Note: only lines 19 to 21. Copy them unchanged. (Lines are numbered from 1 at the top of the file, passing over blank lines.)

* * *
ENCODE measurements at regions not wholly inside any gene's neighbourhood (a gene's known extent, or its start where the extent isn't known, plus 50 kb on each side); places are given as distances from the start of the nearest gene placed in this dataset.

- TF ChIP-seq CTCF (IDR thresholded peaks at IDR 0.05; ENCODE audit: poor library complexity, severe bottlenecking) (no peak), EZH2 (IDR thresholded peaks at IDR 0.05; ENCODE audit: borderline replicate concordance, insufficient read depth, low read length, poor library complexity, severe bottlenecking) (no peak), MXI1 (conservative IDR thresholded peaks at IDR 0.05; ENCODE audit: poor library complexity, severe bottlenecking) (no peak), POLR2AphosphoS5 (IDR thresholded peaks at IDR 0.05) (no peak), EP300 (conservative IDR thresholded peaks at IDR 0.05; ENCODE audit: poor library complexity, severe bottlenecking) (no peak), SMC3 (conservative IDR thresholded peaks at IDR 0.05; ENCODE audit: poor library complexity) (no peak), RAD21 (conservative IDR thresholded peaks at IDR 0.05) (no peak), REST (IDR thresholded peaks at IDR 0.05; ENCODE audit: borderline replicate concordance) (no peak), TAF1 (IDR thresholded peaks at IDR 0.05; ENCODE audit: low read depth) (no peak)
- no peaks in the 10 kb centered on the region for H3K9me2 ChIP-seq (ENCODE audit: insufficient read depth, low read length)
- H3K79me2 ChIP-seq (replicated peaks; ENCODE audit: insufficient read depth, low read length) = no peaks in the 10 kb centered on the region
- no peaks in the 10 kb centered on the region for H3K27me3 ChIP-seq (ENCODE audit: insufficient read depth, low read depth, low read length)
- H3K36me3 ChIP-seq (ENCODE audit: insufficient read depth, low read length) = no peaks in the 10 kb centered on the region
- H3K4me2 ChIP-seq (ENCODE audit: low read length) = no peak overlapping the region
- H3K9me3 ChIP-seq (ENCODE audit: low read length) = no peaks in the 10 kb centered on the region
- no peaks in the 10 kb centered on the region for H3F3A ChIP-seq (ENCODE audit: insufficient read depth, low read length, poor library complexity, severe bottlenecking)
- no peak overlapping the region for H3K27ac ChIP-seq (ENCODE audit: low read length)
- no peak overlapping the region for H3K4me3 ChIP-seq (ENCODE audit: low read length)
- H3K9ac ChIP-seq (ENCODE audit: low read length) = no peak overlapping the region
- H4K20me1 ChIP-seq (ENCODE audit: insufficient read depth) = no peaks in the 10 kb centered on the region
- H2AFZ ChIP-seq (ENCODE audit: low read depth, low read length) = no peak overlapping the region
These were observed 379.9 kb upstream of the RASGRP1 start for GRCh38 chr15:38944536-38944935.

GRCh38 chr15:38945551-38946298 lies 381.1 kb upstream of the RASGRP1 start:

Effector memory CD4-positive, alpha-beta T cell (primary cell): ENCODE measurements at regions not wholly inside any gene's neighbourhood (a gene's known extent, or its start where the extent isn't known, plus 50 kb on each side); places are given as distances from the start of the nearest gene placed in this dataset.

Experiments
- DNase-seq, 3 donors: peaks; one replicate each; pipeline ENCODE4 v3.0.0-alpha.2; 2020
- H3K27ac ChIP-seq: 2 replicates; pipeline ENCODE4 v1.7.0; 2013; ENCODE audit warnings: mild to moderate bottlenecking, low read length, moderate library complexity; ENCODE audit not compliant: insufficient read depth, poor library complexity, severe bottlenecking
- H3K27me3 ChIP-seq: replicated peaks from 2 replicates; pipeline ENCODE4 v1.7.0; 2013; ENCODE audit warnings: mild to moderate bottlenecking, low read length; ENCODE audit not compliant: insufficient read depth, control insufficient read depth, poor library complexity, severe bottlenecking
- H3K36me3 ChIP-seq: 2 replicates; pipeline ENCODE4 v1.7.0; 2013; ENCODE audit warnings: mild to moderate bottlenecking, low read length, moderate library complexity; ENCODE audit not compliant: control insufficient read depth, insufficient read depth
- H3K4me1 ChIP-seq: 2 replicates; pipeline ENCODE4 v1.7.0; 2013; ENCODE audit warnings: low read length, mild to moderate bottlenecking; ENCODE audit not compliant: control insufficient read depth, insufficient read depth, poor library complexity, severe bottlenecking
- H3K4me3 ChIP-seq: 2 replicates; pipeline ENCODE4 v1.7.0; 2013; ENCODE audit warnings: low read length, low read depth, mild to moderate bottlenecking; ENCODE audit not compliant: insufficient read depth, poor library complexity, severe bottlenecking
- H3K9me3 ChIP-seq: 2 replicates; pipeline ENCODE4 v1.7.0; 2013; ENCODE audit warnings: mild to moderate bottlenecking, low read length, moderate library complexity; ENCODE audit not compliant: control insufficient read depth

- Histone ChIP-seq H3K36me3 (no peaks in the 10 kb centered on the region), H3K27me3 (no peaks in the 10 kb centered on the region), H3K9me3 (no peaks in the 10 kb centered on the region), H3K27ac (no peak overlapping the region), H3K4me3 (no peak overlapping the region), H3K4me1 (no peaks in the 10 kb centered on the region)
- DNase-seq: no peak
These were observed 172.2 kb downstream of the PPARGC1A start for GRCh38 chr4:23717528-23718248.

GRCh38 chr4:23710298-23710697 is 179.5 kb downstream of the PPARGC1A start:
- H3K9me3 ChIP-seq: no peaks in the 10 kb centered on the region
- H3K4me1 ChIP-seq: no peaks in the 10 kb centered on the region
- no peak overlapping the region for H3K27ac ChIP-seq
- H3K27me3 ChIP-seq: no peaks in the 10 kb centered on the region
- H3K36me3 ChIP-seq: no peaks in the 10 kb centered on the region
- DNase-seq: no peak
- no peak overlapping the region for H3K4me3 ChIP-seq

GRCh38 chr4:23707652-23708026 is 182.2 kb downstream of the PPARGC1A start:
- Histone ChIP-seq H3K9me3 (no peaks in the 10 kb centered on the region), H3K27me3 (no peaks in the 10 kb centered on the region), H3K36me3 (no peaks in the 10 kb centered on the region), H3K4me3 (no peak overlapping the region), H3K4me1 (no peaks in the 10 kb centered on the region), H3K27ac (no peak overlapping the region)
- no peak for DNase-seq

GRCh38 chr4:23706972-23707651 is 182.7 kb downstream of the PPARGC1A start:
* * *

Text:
- DNase-seq, 3 donors: peaks; one replicate each; pipeline ENCODE4 v3.0.0-alpha.2; 2020
- H3K27ac ChIP-seq: 2 replicates; pipeline ENCODE4 v1.7.0; 2013; ENCODE audit warnings: mild to moderate bottlenecking, low read length, moderate library complexity; ENCODE audit not compliant: insufficient read depth, poor library complexity, severe bottlenecking
- H3K27me3 ChIP-seq: replicated peaks from 2 replicates; pipeline ENCODE4 v1.7.0; 2013; ENCODE audit warnings: mild to moderate bottlenecking, low read length; ENCODE audit not compliant: insufficient read depth, control insufficient read depth, poor library complexity, severe bottlenecking